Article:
Definition of financing currency

What is a financing currency?

The funding currency is the currency that is exchanged in a currency carry trade transaction. A funding currency typically has a low interest rate relative to the high-yield (asset) currency.

Investors borrow the funding currency and take short positions in the asset currency, which has a higher interest rate.

Key takeaways

  • Financing currencies, in a carry trade, refer to money in foreign currency that is borrowed to buy another currency.
  • The financing currency will have a low interest rate and will be used to finance the purchase of a high-yield asset currency.
  • A currency carry trade is a strategy that attempts to capture the difference between the interest rates of two currencies, which can often be substantial, depending on the amount of leverage used.

How a funding currency works

The Japanese yen has historically been popular as a funding currency among currency traders due to low interest rates in Japan. For example, a merchant will borrow Japanese yen and buy a currency with a higher interest rate, such as the Australian dollar or the New Zealand dollar. Other funding currencies include the Swiss franc and, in some cases, the US dollar.

In times of great optimism and rising equity prices, funding currencies will underperform because investors are willing to take more risk. On the other hand, during financial crises, investors will rush to fund currencies because they are considered safe haven assets.

For example, in the 12 months before the Great Recession, the Australian dollar and the New Zealand dollar appreciated more than 25 percent against the Japanese yen. However, since mid-2007, when the crisis began to unfold, these carry trades were undone and investors abandoned the higher-yielding currencies in favor of the funding currency. Both the Australian dollar and the New Zealand dollar lost more than 50 percent of their value against the Japanese yen during the recession.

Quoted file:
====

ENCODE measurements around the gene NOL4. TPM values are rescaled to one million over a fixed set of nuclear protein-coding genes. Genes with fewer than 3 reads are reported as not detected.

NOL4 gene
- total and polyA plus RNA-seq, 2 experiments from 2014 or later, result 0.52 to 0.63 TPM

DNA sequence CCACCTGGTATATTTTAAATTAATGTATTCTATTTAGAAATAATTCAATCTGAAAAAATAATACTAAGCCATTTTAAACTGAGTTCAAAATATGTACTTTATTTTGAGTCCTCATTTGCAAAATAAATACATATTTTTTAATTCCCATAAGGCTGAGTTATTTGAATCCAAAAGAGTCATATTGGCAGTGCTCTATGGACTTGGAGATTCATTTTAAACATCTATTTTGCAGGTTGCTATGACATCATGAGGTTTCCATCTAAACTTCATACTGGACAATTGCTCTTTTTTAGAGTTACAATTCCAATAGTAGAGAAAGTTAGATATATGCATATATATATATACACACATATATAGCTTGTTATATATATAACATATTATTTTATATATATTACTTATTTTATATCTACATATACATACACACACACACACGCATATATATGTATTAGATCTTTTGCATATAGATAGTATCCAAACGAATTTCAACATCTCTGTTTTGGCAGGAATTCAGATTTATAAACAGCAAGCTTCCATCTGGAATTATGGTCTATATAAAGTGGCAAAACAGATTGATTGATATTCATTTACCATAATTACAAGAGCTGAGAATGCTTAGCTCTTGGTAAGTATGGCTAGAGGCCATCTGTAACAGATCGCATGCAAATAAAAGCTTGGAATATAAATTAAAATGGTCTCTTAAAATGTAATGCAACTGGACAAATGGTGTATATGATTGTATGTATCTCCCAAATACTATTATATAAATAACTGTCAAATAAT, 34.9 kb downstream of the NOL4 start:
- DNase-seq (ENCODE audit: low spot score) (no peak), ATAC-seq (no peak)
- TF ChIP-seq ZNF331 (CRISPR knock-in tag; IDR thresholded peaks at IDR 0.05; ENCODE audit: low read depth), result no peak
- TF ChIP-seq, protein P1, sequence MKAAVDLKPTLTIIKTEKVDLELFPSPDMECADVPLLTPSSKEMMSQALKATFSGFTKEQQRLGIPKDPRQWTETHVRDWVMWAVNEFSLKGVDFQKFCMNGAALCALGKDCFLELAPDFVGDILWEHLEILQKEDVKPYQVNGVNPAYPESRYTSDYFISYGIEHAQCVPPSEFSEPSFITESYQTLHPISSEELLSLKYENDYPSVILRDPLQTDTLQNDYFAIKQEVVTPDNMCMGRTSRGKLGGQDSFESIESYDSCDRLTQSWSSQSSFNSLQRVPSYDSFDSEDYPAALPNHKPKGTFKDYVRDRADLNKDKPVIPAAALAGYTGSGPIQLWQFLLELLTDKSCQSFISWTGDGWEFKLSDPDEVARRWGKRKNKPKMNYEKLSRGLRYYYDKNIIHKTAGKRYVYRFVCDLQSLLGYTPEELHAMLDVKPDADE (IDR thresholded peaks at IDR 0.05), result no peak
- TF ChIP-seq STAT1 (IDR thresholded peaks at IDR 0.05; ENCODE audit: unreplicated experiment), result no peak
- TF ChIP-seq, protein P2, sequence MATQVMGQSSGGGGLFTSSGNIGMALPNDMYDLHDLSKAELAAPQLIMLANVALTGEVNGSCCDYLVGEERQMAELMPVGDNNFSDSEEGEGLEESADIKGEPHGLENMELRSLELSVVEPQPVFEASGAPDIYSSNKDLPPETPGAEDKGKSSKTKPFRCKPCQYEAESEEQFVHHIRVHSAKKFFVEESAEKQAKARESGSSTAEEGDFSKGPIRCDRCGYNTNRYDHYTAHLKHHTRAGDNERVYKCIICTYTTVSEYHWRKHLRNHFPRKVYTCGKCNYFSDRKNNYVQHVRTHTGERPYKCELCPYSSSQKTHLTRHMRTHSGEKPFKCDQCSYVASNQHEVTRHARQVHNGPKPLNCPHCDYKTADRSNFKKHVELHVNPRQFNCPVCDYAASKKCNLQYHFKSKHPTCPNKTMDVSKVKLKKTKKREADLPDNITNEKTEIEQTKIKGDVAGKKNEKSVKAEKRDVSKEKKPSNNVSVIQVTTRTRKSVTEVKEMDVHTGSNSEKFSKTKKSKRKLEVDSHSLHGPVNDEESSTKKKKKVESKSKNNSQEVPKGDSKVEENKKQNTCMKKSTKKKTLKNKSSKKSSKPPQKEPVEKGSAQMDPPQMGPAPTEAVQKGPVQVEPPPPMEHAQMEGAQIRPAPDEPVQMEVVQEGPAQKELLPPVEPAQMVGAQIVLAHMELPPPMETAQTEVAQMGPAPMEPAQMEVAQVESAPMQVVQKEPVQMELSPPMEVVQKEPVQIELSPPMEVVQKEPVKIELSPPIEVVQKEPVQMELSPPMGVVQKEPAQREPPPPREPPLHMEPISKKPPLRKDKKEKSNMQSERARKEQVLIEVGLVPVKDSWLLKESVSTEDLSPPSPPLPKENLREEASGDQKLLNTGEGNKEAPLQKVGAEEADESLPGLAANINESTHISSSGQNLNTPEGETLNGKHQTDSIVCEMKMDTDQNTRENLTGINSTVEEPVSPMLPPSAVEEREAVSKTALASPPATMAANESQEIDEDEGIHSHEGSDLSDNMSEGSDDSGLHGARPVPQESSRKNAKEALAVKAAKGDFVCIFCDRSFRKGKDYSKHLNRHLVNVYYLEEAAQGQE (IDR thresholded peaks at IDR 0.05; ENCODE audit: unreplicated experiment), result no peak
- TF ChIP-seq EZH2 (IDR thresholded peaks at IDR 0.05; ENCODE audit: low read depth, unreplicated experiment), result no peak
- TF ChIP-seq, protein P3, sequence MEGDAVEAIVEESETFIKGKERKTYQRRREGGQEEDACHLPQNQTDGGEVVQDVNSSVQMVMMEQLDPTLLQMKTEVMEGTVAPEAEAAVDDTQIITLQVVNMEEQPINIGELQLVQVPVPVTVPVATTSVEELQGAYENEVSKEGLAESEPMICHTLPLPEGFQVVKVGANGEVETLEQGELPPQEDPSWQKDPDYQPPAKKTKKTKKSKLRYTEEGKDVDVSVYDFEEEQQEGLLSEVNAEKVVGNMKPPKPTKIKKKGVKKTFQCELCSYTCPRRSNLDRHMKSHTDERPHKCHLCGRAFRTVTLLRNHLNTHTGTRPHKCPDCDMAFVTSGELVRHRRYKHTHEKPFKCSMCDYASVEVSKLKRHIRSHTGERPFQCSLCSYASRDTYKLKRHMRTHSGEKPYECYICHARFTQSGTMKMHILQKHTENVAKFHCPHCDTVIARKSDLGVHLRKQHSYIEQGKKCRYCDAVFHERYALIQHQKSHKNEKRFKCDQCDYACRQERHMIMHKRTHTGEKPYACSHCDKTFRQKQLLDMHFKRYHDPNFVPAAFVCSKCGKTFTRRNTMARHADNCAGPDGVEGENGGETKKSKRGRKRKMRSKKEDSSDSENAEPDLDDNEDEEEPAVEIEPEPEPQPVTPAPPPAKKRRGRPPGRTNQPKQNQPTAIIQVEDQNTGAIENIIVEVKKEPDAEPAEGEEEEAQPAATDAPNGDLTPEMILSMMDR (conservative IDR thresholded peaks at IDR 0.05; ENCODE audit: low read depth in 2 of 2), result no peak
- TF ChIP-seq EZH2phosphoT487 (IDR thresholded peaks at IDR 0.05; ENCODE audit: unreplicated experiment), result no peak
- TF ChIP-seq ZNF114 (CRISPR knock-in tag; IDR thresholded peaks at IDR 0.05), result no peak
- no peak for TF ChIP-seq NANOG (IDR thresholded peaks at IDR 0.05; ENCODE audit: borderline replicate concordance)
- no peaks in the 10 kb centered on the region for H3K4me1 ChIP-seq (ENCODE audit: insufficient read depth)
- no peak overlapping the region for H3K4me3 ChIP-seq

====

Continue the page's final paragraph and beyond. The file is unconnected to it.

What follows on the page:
Funding currency and interest rate policy

Central bank financing currencies like the Japanese yen have often engaged in aggressive monetary stimulus that has resulted in low interest rates. Following the bursting of an asset price bubble in the early 1990s, the Japanese economy slipped into a recession and economic malaise from which it has since struggled to emerge, due in part to the deflationary effect of a declining population. . In response, the Bank of Japan has instituted a low interest rate policy that has lasted to this day.

The Swiss franc has also been a popular carry trade instrument, as the Swiss National Bank has been forced to keep interest rates low to prevent the Swiss franc from appreciating too much against the euro.

Currency trading

Funding currencies finance the currency carry trade, one of the most popular forex strategies, with billions in cross-border loans outstanding. The carry trade has been likened to picking up pennies in front of a steamroller, because traders often use massive leverage to increase their small profit margins.

The most popular carry trades have involved buying currency pairs such as the Australian dollar / Japanese yen and the New Zealand dollar / Japanese yen because the interest rate differentials on these currency pairs have been quite high. The first step in putting together a carry trade is figuring out which currency is high-yielding and which is low-yielding.